This entry was posted on Friday, September 5th, 2008 at 11:34 am and is filed under Bad motoring, Bicycle advocacy. You can follow any responses to this entry through the RSS 2.0 feed. You can leave a response, or trackback from your own site.
A PR stunt in London has shown us a glimpse of the future. Electronic Arts has taken over the Last Stop garage in Finsbury Park, north London, to promote the game Mercenaries 2: World in Flames. The company is giving away £20,000 worth of petrol: any motorist can queue up to get £40 of free car juice. Naturally, it’s all turned into a Mad Max style rampage.
According to the Press Association, by 7.30am more than 150 customers had taken advantage of the offer but “tempers were starting to fray during the rush-hour.”
A queue of about 30 cars snaked its way from the petrol station as more and more customers arrived for their free fuel.
Car horns sounded repeatedly as drivers on the other side of the road got snarled up in the congestion.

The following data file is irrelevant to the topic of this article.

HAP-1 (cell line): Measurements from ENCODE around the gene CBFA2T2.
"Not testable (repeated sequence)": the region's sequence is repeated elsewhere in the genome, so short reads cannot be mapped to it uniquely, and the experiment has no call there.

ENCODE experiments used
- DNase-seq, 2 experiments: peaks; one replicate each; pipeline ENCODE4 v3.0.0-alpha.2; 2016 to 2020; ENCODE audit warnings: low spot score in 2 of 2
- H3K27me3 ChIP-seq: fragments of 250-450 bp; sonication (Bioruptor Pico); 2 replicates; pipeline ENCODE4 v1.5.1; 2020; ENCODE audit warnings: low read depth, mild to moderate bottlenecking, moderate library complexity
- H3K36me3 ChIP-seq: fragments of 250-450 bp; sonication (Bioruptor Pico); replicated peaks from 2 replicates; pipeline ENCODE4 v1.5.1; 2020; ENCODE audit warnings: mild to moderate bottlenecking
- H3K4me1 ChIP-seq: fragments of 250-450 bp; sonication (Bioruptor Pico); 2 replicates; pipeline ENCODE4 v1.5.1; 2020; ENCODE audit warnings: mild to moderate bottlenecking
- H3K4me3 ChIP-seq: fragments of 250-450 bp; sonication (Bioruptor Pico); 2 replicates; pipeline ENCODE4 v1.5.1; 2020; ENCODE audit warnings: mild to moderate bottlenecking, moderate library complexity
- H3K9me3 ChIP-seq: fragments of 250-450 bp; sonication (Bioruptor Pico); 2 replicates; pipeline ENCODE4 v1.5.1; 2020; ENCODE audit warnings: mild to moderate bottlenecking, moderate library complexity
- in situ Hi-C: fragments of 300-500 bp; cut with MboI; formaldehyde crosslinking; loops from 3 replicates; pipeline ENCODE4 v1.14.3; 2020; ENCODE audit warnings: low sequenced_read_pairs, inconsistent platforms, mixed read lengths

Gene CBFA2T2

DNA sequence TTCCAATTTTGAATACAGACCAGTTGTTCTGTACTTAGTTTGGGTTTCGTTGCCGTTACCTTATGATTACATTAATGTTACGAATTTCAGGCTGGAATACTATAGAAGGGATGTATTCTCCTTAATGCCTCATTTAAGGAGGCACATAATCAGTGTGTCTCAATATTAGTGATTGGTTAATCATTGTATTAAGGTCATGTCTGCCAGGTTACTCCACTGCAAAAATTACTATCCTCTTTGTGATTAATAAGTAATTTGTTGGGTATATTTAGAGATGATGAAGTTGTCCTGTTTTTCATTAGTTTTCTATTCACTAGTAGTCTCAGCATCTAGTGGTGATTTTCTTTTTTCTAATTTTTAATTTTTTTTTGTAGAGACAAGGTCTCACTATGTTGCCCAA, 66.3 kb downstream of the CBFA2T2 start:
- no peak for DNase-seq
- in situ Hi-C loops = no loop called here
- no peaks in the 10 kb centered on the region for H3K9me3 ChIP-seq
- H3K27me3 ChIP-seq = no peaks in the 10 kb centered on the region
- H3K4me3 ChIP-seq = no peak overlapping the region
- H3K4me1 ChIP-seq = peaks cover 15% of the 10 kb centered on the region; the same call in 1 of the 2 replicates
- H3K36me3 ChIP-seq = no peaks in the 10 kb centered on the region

But customers filling up for nothing were very happy.
Prince Davis, 37, who queued patiently for a quarter of an hour for free petrol, said: “This is a genius idea, whoever thought of this should be promoted.”
But one local resident was less than impressed.
The woman, who did not wish to be named, said: “What an extraordinary thing to do, it’s totally irresponsible. I can’t believe they’ve been allowed to do it.
“This area is usually very quiet but look at it now, there’s cars queuing everywhere.”
Louise Marchant, from Electronic Arts, said the scenes of queuing mimicked aspects of the game: “It’s set in Venezuela, you play a mercenary and fuel is used as a currency.”
The PR stunt involved turning the petrol station into a military-style bunker, with “jeeps, oil barrels, sandbag walls, and fully-costumed actors on hand to pump the petrol for the customers.”
Ha-ha, very funny. But with oil running out, such scenes may one day be played out for real. Drive everywhere? Get ready for your future.
Want to wean yourself away from your ‘gas dependancy’? Sign up - it’s free - for the Bike to Work Book.
The first PDF is a tad late. It should have been produced at the end of August, expect it to be released in mid-September. The print book is still on schedule for November, an ideal Christmas present!